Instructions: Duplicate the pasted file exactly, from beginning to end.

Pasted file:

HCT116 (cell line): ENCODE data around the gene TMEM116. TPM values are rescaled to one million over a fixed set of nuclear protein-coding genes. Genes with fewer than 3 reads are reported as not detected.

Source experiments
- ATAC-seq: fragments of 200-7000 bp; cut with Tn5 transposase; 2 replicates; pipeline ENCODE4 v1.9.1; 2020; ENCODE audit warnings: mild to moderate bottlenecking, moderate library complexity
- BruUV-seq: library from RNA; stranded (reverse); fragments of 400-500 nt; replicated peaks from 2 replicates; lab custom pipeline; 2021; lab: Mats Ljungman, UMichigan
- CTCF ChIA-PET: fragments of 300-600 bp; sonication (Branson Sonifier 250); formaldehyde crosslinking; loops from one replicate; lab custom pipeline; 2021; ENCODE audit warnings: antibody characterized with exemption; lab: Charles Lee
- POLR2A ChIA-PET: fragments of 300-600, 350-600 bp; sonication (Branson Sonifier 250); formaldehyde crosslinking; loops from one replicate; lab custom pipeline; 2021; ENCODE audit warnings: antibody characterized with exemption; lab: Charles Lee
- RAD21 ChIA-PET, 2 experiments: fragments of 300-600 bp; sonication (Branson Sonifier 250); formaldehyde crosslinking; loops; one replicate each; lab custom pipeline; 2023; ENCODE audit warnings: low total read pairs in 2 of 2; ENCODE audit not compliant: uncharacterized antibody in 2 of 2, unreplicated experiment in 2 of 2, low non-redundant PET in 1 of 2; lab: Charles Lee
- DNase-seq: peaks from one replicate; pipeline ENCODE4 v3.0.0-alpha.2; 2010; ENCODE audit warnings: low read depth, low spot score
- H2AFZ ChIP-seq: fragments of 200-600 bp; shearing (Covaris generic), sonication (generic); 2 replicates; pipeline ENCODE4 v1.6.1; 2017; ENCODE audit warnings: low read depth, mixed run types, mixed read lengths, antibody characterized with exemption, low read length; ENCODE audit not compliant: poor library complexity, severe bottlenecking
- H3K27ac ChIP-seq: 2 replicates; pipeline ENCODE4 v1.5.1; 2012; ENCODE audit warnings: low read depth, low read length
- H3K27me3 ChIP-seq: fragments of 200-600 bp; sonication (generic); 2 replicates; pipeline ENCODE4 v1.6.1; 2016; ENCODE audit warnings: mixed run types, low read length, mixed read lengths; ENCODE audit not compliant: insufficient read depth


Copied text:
HCT116 (cell line): ENCODE data around the gene TMEM116. TPM values are rescaled to one million over a fixed set of nuclear protein-coding genes. Genes with fewer than 3 reads are reported as not detected.

Source experiments
- ATAC-seq: fragments of 200-7000 bp; cut with Tn5 transposase; 2 replicates; pipeline ENCODE4 v1.9.1; 2020; ENCODE audit warnings: mild to moderate bottlenecking, moderate library complexity
- BruUV-seq: library from RNA; stranded (reverse); fragments of 400-500 nt; replicated peaks from 2 replicates; lab custom pipeline; 2021; lab: Mats Ljungman, UMichigan
- CTCF ChIA-PET: fragments of 300-600 bp; sonication (Branson Sonifier 250); formaldehyde crosslinking; loops from one replicate; lab custom pipeline; 2021; ENCODE audit warnings: antibody characterized with exemption; lab: Charles Lee
- POLR2A ChIA-PET: fragments of 300-600, 350-600 bp; sonication (Branson Sonifier 250); formaldehyde crosslinking; loops from one replicate; lab custom pipeline; 2021; ENCODE audit warnings: antibody characterized with exemption; lab: Charles Lee
- RAD21 ChIA-PET, 2 experiments: fragments of 300-600 bp; sonication (Branson Sonifier 250); formaldehyde crosslinking; loops; one replicate each; lab custom pipeline; 2023; ENCODE audit warnings: low total read pairs in 2 of 2; ENCODE audit not compliant: uncharacterized antibody in 2 of 2, unreplicated experiment in 2 of 2, low non-redundant PET in 1 of 2; lab: Charles Lee
- DNase-seq: peaks from one replicate; pipeline ENCODE4 v3.0.0-alpha.2; 2010; ENCODE audit warnings: low read depth, low spot score
- H2AFZ ChIP-seq: fragments of 200-600 bp; shearing (Covaris generic), sonication (generic); 2 replicates; pipeline ENCODE4 v1.6.1; 2017; ENCODE audit warnings: low read depth, mixed run types, mixed read lengths, antibody characterized with exemption, low read length; ENCODE audit not compliant: poor library complexity, severe bottlenecking
- H3K27ac ChIP-seq: 2 replicates; pipeline ENCODE4 v1.5.1; 2012; ENCODE audit warnings: low read depth, low read length
- H3K27me3 ChIP-seq: fragments of 200-600 bp; sonication (generic); 2 replicates; pipeline ENCODE4 v1.6.1; 2016; ENCODE audit warnings: mixed run types, low read length, mixed read lengths; ENCODE audit not compliant: insufficient read depth